by Joe Bollig
KANSAS CITY, Kan. — A pastor with a deep love for the Mass and the traditions of the church played an important role in the vocational journey of Father David J. Kemna, who was ordained a priest Oct. 2 at St. Mary-St. Anthony Parish here.
“Father Albert Schmaltz maintained a love for all the tradition of the liturgy,” said Father David. “We had 40 Hours devotions, eucharistic adoration and processions.”
His parents also set an example for him, said Father David, with their commitment to Catholic education and by nurturing a strong prayer life in the family with family rosaries, nightly and meal prayers, and faithful Mass attendance.
The witness of Father Schmaltz, now deceased, and the faithful lives of his own parents planted the seed of the vocation that would lead him to become a member of the Priestly Fraternity of St. Peter.
He was ordained to the priesthood for that fraternity according to the Extraordinary Form, or traditional Roman Rite, a ritual has not been celebrated in the archdiocese for a number of years. The music at the solemn pontifical Mass featured Gregorian chant by the St. Philippine Duchesne choir of Kansas City, Kan., and the Schola of Our Lady of Guadalupe Seminary of Denton, Neb.
Archbishop Emeritus James P. Keleher was the ordaining minister and homilist. Father Charles Van Vliet, FSSP, was the assistant priest for the archbishop. Father James Gordon, FSSP, Maple Hill, served as deacon. Father John Fongemie, FSSP, Kansas City, Kan., served as subdeacon. Father Eric Flood, FSSP, North American district supervisor of the Society of St. Peter, and Father John Riley, archdiocesan chancellor, served as archdeacons.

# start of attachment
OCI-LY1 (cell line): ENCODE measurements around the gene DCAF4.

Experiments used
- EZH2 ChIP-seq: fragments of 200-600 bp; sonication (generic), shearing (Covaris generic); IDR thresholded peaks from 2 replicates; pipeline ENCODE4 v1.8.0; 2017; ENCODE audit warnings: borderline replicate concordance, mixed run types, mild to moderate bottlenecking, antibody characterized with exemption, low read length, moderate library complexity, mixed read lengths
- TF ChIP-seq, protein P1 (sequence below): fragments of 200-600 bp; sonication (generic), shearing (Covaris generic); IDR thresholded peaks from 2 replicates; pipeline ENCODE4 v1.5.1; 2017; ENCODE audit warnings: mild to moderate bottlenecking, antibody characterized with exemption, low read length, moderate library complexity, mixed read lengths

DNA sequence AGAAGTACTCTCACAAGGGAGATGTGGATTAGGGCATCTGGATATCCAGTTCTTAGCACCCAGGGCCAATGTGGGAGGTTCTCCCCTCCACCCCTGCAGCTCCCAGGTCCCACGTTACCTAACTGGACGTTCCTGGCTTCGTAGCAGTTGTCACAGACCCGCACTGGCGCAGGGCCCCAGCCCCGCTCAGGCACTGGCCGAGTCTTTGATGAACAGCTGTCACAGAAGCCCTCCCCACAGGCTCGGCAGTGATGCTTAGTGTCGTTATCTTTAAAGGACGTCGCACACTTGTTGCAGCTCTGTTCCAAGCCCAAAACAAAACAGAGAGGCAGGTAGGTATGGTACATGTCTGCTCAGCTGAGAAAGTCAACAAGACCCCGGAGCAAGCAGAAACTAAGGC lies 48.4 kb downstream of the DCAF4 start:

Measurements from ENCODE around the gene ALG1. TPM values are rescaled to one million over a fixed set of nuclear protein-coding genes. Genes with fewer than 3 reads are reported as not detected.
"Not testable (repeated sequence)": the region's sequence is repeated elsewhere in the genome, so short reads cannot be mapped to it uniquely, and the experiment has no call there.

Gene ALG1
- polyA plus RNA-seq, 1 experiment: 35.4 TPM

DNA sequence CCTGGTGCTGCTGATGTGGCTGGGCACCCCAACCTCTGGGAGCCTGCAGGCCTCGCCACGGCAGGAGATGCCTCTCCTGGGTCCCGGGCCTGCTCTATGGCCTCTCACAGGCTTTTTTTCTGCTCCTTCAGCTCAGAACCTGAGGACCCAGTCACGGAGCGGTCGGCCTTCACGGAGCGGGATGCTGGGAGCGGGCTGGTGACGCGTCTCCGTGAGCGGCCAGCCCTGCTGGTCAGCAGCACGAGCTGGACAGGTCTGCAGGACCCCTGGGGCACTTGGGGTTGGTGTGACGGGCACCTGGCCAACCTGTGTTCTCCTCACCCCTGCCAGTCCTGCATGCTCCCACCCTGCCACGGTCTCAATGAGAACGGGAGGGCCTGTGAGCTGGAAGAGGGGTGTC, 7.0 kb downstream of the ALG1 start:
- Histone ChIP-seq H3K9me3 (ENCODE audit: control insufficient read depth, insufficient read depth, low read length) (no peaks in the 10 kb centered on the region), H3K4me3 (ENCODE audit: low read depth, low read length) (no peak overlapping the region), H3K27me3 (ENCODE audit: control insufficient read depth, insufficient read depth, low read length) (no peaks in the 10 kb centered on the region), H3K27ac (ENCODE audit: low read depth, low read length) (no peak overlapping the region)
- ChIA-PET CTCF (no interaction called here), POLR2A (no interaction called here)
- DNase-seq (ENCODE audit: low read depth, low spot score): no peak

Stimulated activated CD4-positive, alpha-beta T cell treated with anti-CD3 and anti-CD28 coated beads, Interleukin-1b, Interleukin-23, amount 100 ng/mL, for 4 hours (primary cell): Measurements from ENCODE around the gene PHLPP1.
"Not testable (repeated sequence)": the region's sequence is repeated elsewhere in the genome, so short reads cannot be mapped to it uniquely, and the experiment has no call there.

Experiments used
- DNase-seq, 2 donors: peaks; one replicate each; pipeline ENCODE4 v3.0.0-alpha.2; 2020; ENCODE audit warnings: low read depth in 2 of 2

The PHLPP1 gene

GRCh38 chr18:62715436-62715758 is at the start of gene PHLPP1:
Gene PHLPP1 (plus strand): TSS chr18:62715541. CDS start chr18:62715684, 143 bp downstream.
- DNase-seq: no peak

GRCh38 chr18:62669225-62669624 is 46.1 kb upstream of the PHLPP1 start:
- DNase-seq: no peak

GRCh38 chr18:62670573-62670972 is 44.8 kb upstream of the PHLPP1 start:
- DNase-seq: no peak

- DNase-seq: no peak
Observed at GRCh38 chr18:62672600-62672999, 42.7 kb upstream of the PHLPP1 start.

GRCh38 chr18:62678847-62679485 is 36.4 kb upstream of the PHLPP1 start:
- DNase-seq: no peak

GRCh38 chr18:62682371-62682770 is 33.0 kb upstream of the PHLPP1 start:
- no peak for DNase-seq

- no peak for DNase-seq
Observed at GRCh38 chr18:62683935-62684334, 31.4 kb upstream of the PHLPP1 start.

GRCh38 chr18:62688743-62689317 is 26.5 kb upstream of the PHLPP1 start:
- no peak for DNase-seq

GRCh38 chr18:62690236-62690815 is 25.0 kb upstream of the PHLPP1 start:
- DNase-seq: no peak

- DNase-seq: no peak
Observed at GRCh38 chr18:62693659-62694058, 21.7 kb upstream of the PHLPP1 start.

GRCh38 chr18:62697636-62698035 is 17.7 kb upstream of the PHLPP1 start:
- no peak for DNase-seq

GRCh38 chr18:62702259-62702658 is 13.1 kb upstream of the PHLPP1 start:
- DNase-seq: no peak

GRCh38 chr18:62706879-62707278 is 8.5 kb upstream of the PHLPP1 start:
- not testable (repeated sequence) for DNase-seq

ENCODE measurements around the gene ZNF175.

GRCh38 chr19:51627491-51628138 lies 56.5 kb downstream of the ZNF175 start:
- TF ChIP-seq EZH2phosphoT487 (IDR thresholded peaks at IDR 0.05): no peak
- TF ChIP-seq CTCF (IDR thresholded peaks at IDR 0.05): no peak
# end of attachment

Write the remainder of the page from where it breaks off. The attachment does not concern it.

In his homily, Archbishop Keleher spoke of the rich gifts that come from the cross of Jesus.
“You will receive that same Holy Spirit who will change your life forever by burning into your heart and soul an image of Christ the priest,” said the archbishop. “He will do it with his unquenchable fire, so that its precious image and character is indestructible. We priests pray that the Spirit of Jesus will inspire us to lead worthy lives, so that the beautiful image we received on our ordination day will remain forever untarnished.”
Father David, 36, is the son of Joseph and Arlene (now deceased) David of St. Charles, Mo. He has five brothers (one deceased) and two sisters. He graduated from Orchard Farm High School in 1992, and attended Maryville University in St. Louis and Lindenwood University in St. Charles.
Father David held a variety of jobs after that, including working in a program for troubled youths in Alaska and in a program that helped disabled people live independently. These two jobs, in particular, led the future priest to think of what significant things he could do with his life that would serve others.
But perhaps it was his mother’s advice that provided the true catalyst to his discernment. She encouraged him to watch EWTN, a Catholic television network.
“I took her advice, and my eyes were opened to the richness of the Catholic faith, especially the holy Eucharist,” said Father David. “I really delved into the teachings of the church and experienced a strong desire to attend daily Mass.”
Father David entered the St. Gregory the Great Seminary in Lincoln, Neb., in 2000. After earning a bachelor’s degree in philosophy in 2003, he investigated a monastic calling at Carmelite monasteries in Minnesota and Wyoming.
Further discernment led him to study theology at Our Lady of Guadalupe Seminary in Denton, Neb.
The Society of St. Peter operates the seminary and Father David joined the society. He was ordained a transitional deacon in the seminary chapel in March, and was assigned to St. John Vianney Chapel, served by the society, in Maple Hill.
Father David celebrated his first solemn high Mass on Oct. 3 at Blessed Sacrament Parish in Kansas City, Kan. His first assignment has not yet been determined.
Father David recommended three things for young men who want to consider a vocation to the priesthood.
“The first thing is prayer,” he said. “Without prayer and a very strong love and relationship with God, you won’t hear his call. Another thing is to seek a good spiritual director. And [finally] visit a seminary or a religious community.”